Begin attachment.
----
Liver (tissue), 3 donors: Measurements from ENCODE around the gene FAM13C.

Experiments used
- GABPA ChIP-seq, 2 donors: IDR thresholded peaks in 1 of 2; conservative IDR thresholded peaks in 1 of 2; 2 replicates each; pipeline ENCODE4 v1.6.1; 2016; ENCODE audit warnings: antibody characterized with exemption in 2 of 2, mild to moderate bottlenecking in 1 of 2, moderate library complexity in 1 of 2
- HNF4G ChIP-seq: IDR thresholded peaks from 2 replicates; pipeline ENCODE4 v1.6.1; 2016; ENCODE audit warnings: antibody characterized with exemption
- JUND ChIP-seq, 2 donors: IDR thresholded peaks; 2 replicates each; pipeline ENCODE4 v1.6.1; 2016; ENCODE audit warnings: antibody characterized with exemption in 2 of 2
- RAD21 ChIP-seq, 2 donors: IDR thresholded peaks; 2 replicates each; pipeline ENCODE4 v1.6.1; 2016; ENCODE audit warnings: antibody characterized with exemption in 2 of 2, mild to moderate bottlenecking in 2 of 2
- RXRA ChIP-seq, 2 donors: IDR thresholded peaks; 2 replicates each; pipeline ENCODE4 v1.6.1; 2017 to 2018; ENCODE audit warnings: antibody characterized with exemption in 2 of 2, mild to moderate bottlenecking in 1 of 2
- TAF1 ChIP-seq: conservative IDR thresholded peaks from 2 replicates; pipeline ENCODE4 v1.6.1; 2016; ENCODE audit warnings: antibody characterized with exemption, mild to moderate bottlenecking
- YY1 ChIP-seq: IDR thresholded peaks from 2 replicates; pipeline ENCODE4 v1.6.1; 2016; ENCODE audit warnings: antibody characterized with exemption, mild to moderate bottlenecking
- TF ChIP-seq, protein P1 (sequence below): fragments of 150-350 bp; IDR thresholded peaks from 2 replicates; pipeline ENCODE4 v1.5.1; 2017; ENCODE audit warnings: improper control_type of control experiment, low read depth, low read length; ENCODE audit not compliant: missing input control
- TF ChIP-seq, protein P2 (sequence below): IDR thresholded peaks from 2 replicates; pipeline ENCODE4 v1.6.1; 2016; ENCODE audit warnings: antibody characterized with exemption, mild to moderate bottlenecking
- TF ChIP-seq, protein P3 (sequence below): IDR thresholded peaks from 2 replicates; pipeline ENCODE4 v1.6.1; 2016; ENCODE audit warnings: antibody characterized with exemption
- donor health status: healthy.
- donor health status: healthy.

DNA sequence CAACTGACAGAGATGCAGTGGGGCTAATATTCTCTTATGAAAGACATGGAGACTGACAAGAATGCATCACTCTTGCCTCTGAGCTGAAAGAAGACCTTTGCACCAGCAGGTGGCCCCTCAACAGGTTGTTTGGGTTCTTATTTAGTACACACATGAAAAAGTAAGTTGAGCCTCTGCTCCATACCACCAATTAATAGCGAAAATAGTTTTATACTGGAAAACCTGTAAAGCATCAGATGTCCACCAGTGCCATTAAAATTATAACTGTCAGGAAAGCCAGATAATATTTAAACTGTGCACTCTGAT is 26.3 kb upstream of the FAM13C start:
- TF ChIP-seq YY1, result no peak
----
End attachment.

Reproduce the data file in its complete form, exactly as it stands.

Liver (tissue), 3 donors: Measurements from ENCODE around the gene FAM13C.

Experiments used
- GABPA ChIP-seq, 2 donors: IDR thresholded peaks in 1 of 2; conservative IDR thresholded peaks in 1 of 2; 2 replicates each; pipeline ENCODE4 v1.6.1; 2016; ENCODE audit warnings: antibody characterized with exemption in 2 of 2, mild to moderate bottlenecking in 1 of 2, moderate library complexity in 1 of 2
- HNF4G ChIP-seq: IDR thresholded peaks from 2 replicates; pipeline ENCODE4 v1.6.1; 2016; ENCODE audit warnings: antibody characterized with exemption
- JUND ChIP-seq, 2 donors: IDR thresholded peaks; 2 replicates each; pipeline ENCODE4 v1.6.1; 2016; ENCODE audit warnings: antibody characterized with exemption in 2 of 2
- RAD21 ChIP-seq, 2 donors: IDR thresholded peaks; 2 replicates each; pipeline ENCODE4 v1.6.1; 2016; ENCODE audit warnings: antibody characterized with exemption in 2 of 2, mild to moderate bottlenecking in 2 of 2
- RXRA ChIP-seq, 2 donors: IDR thresholded peaks; 2 replicates each; pipeline ENCODE4 v1.6.1; 2017 to 2018; ENCODE audit warnings: antibody characterized with exemption in 2 of 2, mild to moderate bottlenecking in 1 of 2
- TAF1 ChIP-seq: conservative IDR thresholded peaks from 2 replicates; pipeline ENCODE4 v1.6.1; 2016; ENCODE audit warnings: antibody characterized with exemption, mild to moderate bottlenecking
- YY1 ChIP-seq: IDR thresholded peaks from 2 replicates; pipeline ENCODE4 v1.6.1; 2016; ENCODE audit warnings: antibody characterized with exemption, mild to moderate bottlenecking
- TF ChIP-seq, protein P1 (sequence below): fragments of 150-350 bp; IDR thresholded peaks from 2 replicates; pipeline ENCODE4 v1.5.1; 2017; ENCODE audit warnings: improper control_type of control experiment, low read depth, low read length; ENCODE audit not compliant: missing input control
- TF ChIP-seq, protein P2 (sequence below): IDR thresholded peaks from 2 replicates; pipeline ENCODE4 v1.6.1; 2016; ENCODE audit warnings: antibody characterized with exemption, mild to moderate bottlenecking
- TF ChIP-seq, protein P3 (sequence below): IDR thresholded peaks from 2 replicates; pipeline ENCODE4 v1.6.1; 2016; ENCODE audit warnings: antibody characterized with exemption
- donor health status: healthy.
- donor health status: healthy.

DNA sequence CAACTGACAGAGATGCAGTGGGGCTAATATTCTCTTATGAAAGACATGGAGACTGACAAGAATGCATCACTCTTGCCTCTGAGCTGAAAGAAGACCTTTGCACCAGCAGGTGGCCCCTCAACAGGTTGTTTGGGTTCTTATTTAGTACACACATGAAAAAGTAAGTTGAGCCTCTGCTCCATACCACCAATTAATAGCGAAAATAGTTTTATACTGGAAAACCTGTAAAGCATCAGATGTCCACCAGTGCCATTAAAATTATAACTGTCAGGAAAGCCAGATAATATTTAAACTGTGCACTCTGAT is 26.3 kb upstream of the FAM13C start:
- TF ChIP-seq YY1, result no peak